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Employment covenants not to compete: the high court lays down the law
Rumors of the death of the legitimate-business-interest test as a measure for determining the legitimacy of restrictive covenants were greatly exaggerated, the supreme court says.
Overruling recent case law from the Illinois Appellate Court that attempted to refine the law governing employer-employee covenants not to compete, the Illinois Supreme Court has restated and clarified the standards. The opinion, released December 1, 2011, is Reliable Fire Equipment Company v Arredondo, 2011 IL 111871.
The facts and lower court holdings
Reliable Fire Equipment sells, installs, and services portable fire extinguishers and fire suppression and alarm systems. In 1992, it hired defendant Rene Garcia as a systems technician, later promoting him to a sales position. In 1998, it hired Arnold Arredondo as a salesperson.
Both signed noncompetition agreements in which they promised not to compete with Reliable, either during their termination or for one year after ceasing to be employed, in Illinois, Indiana, or Wisconsin. They also promised not to solicit sales or referrals from Reliable's customers or referral sources or to solicit other employees to leave their employment with Reliable.
In the early part of 2004, while still employed by Reliable, Arredondo was forming a company to supply engineered fire alarm and related auxiliary systems throughout the Chicago metropolitan area, High Rise Security Systems, LLC. He and Garcia signed an operating agreement for High Rise in August of that year.
Also in August 2004, Reliable's founder and chairman got wind of Arredondo and Garcia's movements. He asked them whether they were going to start their own business. They denied it. The following month, Arredondo resigned. On October 1, 2004, Reliable fired Garcia on suspicion of competition. In December, Reliable filed a complaint against Garcia, Arredondo, and High Rise, alleging violations of the restrictive covenants.
The defendants counterclaimed, seeking a declaration that the restrictive covenants were unenforceable. After a bench trial, the court ruled that Reliable had failed to prove the existence of a legitimate business interest justifying enforcement of the covenants and granted defendants' counterclaim. The appellate court affirmed.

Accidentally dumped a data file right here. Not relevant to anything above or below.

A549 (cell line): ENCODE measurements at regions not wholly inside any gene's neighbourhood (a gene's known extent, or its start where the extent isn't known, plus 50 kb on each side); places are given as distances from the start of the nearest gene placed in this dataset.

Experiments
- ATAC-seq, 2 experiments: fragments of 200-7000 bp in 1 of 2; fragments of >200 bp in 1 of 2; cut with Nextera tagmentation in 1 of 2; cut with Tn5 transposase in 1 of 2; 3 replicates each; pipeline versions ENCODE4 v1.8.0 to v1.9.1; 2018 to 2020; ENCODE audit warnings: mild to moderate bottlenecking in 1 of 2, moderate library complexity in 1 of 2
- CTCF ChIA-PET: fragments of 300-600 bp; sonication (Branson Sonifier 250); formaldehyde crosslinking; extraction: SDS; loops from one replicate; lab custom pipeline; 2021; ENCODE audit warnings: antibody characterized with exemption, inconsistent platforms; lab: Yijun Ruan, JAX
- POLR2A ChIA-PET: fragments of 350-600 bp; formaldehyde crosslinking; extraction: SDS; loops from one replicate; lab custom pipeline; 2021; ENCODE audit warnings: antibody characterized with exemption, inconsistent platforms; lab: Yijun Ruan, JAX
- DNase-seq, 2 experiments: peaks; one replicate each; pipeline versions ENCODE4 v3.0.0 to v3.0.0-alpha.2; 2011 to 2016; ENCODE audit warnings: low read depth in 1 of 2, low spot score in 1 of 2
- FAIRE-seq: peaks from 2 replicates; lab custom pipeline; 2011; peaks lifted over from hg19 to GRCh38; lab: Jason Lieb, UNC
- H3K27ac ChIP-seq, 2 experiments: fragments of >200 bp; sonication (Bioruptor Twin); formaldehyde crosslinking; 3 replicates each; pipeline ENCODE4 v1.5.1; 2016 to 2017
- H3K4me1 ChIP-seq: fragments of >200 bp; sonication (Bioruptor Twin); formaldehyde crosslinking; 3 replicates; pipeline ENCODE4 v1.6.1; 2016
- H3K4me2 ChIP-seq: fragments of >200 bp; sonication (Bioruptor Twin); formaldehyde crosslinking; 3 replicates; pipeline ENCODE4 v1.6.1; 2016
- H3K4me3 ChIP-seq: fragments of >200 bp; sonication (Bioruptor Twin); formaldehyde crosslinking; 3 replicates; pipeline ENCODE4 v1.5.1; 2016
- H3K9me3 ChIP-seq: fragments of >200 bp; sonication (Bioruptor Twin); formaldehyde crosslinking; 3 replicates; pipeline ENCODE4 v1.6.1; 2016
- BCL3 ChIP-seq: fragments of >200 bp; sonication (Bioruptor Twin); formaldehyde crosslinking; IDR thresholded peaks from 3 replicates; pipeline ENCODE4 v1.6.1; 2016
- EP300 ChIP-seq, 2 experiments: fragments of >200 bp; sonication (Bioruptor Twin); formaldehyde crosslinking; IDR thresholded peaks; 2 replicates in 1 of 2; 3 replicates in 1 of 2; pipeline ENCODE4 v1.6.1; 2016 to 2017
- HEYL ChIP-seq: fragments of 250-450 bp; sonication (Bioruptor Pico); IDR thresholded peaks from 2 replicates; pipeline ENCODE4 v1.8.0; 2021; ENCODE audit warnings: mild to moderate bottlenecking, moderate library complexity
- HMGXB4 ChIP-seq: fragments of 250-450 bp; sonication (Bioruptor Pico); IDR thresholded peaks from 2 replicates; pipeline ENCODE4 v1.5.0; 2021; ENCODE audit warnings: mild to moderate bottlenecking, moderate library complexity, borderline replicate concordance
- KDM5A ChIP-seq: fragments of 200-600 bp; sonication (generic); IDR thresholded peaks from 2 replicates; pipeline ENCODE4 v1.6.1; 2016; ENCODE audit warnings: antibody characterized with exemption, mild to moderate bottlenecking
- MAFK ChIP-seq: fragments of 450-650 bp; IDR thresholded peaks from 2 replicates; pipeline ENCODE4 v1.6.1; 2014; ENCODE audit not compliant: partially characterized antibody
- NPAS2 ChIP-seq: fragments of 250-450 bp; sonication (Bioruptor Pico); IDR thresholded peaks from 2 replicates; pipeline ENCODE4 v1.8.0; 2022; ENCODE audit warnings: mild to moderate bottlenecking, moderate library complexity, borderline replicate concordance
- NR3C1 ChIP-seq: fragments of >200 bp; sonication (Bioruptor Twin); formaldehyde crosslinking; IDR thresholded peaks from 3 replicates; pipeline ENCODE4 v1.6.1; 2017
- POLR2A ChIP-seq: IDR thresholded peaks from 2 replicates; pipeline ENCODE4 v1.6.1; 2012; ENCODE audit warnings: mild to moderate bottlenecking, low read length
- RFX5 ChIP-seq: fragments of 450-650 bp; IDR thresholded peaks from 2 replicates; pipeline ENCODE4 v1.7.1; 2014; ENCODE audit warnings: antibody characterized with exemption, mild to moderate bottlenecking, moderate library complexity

Reviewing the law and not the evidence, the supreme court said that restrictive covenants in employment agreements are enforceable as long as consideration supports the agreements and the restraints are reasonable. Citing precedent dating back to 1896, the court said that the question of reasonableness requires a three-pronged test: first, the restraint must be necessary to protect the legitimate business interest of the promisee; second, it must not impose an undue hardship on the promisor or the public; and third, the scope of the restraint must be otherwise reasonable.
In reiterating that test, the court corrected a divergence in the analysis of noncompete agreements suggested by two recent opinions of the appellate court. In Sunbelt Rentals, Inc v Ehlers, 394 Ill App 3d 421, 915 NE2d 862 (4th D 2009), one appellate court panel held that a court should evaluate only time and territory restrictions to determine the reasonableness of a restrictive covenant, saying that the supreme court had never accepted the legitimate business interest test. That statement, the supreme court said, was mistaken, commenting that the panel had misread its opinion in Mohanty v St. John Heart Clinic, SC, 225 Ill 2d 52, 866 NE2d 85 (2006) and other prior cases. In Steam Sales Corp v Summers, 405 Ill App 3d 442, 937 NE2d 715 (2d D 2010), the appellate panel repeated the error.
In the matter before it, the appellate panel rejected the reasoning of Sunbelt and Steam Sales. Approving, the supreme court overruled both Sunbelt and Steam Sales, saying that a promisee's legitimate business interest is a long-established component in the three-pronged test of whether a restrictive covenant is reasonable.
Totality of the circumstances
The court then clarified the proper standard for evaluating the legitimate business interest prong, correcting yet another appellate narrowing of the historic analysis of noncompete agreements. In Nationwide Advertising Service, Inc v Kolar, 28 Ill App 3d 671, 329 NE2d 300 (1st D 1975), the supreme court noted, the appellate court wrote that an employer will be considered to have a legitimate business interest subject to protection through noncompete agreements with its employees only if two factors are present: first, the employees must have acquired confidential information through their employment, and, second, customer relationships must be near-permanent as a result of the nature of the business.
The court rejected the Kolar court's framing of the issue. Acknowledging that those as well as other factors might be helpful in determining the question, the court suggested that any attempt to compile a complete list of relevant factors would be futile, for it would almost immediately become obsolete. Citing Justice Hudson's special concurrence in the matter before it with approval, the court held that whether a legitimate business interest exists will depend on the totality of the circumstances of the individual case.
Likewise, the court concluded, the ultimate test for enforceability, that is, whether the noncompete agreement is reasonable, will also turn upon the totality of the circumstances. The court reversed and remanded the matter for further proceedings.
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